Another benefit, Fleck mentions, is that HPP can also serve as a package leak detector. “HPP uses simple water pressure which is applied uniformly (isostatic) to the packages,” he notes. “If the package integrity is faulty, operators can remove the defective packages post HPP, thereby delivering 100 percent quality packaged products to their customers. Food producers can reduce or eliminate credits and chargeback expenses.”
According to Fleck, the added shelf life benefit of HPP produces savings across the production and distribution spectrum. “Manufactures may be able to produce the product less frequently and in larger batches, thereby making their operation more efficient,” he explains. “Logistics may have the option to ship full truckloads rather than LTL (less than truckload) shipments, thereby obtaining better rates. And, extended shelf life helps retailers reduce stocking frequency and minimizing out of code date products.”
Impact on Food Packaging
“The first and major consideration when selecting packaging for HPP is that the package will be submerged in water during the process,” Fleck says. “Secondly, some flexibility must be a part of the package.”
Fleck notes that these requirements can be addressed by selecting a plastic bottle, bag, stand-up pouch, or utilizing form-fill-seal packaging technology. “Many semi-rigid cups with heat sealed lidding films perform well,” he points out. “And there are a variety of peelable lidding films available to make the package more consumer friendly.”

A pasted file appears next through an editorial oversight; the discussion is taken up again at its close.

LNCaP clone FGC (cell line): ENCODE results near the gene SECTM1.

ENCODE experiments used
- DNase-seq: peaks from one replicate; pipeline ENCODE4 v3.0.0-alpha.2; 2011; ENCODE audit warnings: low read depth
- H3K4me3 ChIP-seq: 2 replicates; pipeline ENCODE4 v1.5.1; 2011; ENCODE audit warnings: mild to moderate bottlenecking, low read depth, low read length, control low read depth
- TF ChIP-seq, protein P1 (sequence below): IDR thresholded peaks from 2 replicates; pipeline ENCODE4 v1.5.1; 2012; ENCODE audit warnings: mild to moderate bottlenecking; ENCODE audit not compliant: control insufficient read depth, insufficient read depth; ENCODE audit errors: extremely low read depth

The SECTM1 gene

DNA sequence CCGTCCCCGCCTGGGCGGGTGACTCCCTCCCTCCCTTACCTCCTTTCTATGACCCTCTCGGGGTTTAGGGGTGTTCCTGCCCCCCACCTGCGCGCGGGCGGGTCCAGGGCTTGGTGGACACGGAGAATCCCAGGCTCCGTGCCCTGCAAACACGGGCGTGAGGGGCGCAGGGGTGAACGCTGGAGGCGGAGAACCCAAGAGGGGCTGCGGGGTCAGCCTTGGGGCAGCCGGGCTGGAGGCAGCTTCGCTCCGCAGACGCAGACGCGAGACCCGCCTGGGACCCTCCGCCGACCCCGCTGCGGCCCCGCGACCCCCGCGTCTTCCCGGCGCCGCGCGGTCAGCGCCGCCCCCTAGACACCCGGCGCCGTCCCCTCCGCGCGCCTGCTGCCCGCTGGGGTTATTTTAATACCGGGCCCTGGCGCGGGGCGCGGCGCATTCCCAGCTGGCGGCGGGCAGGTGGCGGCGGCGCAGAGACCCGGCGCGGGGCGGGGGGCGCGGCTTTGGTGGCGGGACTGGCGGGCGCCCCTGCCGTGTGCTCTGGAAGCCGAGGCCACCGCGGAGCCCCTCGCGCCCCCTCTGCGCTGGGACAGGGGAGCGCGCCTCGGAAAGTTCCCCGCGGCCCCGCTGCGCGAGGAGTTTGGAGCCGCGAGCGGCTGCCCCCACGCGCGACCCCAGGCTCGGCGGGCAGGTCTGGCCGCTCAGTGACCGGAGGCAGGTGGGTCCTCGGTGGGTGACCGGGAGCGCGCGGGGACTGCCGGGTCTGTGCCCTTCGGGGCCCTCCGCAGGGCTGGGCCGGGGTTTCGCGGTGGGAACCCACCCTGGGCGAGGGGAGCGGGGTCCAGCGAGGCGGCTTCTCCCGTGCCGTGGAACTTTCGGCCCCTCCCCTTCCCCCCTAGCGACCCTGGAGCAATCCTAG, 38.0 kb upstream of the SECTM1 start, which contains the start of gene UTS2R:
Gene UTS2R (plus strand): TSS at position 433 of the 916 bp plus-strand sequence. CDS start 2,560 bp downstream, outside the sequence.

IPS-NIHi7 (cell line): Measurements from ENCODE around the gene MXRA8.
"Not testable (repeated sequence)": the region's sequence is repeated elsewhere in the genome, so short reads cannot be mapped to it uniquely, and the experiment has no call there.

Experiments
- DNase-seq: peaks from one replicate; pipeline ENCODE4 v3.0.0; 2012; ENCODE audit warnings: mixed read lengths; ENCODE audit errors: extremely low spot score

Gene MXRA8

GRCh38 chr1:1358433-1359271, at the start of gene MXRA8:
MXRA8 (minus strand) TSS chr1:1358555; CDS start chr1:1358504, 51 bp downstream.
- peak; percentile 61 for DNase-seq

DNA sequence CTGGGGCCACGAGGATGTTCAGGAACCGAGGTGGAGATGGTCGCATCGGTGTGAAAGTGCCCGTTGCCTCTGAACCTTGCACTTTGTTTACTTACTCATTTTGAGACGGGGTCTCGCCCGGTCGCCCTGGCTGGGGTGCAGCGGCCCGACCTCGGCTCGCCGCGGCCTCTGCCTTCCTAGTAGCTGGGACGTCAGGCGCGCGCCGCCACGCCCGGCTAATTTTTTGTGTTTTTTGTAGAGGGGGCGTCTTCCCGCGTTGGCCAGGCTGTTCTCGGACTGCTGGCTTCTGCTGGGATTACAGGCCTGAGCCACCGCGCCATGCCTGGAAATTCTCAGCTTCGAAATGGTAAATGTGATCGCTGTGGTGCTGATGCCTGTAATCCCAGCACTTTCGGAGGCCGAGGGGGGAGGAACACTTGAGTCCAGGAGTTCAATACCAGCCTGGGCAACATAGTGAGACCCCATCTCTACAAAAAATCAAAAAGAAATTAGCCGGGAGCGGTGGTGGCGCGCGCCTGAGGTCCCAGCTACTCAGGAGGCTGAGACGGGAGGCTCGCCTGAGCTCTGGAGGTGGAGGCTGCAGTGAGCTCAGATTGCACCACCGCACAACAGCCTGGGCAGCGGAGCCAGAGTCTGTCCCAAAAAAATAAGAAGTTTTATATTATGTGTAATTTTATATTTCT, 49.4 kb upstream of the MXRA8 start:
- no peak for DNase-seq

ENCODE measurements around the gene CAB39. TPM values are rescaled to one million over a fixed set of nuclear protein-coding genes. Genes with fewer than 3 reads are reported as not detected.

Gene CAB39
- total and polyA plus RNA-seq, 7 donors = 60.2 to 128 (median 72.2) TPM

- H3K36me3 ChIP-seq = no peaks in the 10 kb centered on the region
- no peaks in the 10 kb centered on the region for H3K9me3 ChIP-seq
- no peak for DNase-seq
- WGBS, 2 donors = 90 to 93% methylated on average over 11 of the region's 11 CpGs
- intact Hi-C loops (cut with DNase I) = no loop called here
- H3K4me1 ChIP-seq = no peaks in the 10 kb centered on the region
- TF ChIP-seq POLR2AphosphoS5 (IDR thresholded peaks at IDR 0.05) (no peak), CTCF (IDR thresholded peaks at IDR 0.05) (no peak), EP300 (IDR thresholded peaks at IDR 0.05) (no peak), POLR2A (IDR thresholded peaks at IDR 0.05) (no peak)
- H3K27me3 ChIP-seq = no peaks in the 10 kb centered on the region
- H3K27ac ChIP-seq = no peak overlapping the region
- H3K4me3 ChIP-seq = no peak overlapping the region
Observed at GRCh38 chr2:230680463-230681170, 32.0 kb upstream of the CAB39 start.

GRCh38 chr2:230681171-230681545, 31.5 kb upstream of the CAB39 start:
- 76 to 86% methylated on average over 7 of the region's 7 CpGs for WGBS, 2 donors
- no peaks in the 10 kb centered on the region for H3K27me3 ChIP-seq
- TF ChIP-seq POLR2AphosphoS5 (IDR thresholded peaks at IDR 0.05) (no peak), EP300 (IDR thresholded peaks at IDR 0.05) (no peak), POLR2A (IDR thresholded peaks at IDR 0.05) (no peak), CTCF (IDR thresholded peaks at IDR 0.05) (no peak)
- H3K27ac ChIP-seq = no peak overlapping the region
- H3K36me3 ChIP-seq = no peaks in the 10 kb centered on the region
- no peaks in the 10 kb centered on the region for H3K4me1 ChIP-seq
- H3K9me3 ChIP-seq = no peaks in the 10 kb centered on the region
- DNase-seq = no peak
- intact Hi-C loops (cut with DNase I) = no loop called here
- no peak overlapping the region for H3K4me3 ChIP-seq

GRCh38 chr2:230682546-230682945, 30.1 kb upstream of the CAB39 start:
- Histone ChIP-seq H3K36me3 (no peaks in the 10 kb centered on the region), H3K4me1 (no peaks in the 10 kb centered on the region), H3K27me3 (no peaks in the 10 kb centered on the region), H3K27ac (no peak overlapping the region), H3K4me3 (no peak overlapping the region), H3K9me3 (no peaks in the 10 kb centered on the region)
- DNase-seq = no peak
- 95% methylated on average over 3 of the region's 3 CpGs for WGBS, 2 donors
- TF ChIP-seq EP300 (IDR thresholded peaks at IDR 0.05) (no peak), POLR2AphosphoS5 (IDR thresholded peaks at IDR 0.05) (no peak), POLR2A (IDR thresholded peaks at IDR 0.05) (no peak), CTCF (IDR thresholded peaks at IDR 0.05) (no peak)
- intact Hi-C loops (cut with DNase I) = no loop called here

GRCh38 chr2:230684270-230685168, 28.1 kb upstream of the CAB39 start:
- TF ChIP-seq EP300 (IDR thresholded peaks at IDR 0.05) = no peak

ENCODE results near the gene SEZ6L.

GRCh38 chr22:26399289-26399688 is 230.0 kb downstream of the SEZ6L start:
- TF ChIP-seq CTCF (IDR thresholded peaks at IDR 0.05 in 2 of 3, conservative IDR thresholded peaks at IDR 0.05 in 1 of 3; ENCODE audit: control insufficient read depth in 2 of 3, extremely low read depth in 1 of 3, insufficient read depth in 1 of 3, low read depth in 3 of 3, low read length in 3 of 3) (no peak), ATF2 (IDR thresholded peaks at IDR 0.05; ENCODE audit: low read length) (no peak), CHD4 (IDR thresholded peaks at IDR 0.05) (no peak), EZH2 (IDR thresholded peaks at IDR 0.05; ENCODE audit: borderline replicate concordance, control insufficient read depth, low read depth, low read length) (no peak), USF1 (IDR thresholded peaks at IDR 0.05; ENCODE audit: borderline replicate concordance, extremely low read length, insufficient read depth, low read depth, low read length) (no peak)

From a material perspective, there are numerous options to choose from, Fleck says. “For example, PET (polyethylene terephthalate), HDPE (high-density polyethylene), and PP (polypropylene) are excellent choices,” he relates. “If barrier properties are desired, EVOH (ethylene vinyl alcohol) or nylon can become a layer in co-extruded films.”
Label type is another important element of successful HPP, Fleck adds. “Think in terms of non-paper-based labels suitable for food packaging,” he advises. “Don’t forget to take in to account that the label adhesive will also be exposed to moisture. A popular alternative is to print the label directly on the food package or one can apply the label post HPP.”
Grant Lorsung, president of True Fresh HPP, Buena Park, Calif., says the effect of HPP on food packaging has been monumental. “While speaking recently with a large supplier of plastics, they mentioned that just five years ago they were not going to waste time on developing specific resins or packaging offerings for HPP,” he relates. “But HPP is revolutionizing the food packaging industry, and even this particular plastics supplier has since developed a full catalog of films and containers of all sizes and shapes designed specifically for HPP.”
Packaging manufacturers focus on the understanding of design to handle the HPP process, Lorsung mentions. “To that end, special fitments on spouts, welds on edges, and shapes to withstand HPP pressures are being incorporated into HPP packaging,” he says.
Offering HPP services since 2015, True Fresh HPP operates four Hiperbaric 525 processors, with a total annual capacity of 100 million pounds.
The portfolio of food products that True Fresh HPP processes includes hummus, salsas, deli meats, marinated meats, cold-pressed juices, sides, sauces, vegetables, spreads, milk, nut milks, cheese, sausage, cold coffee drinks, baby food, and pet food.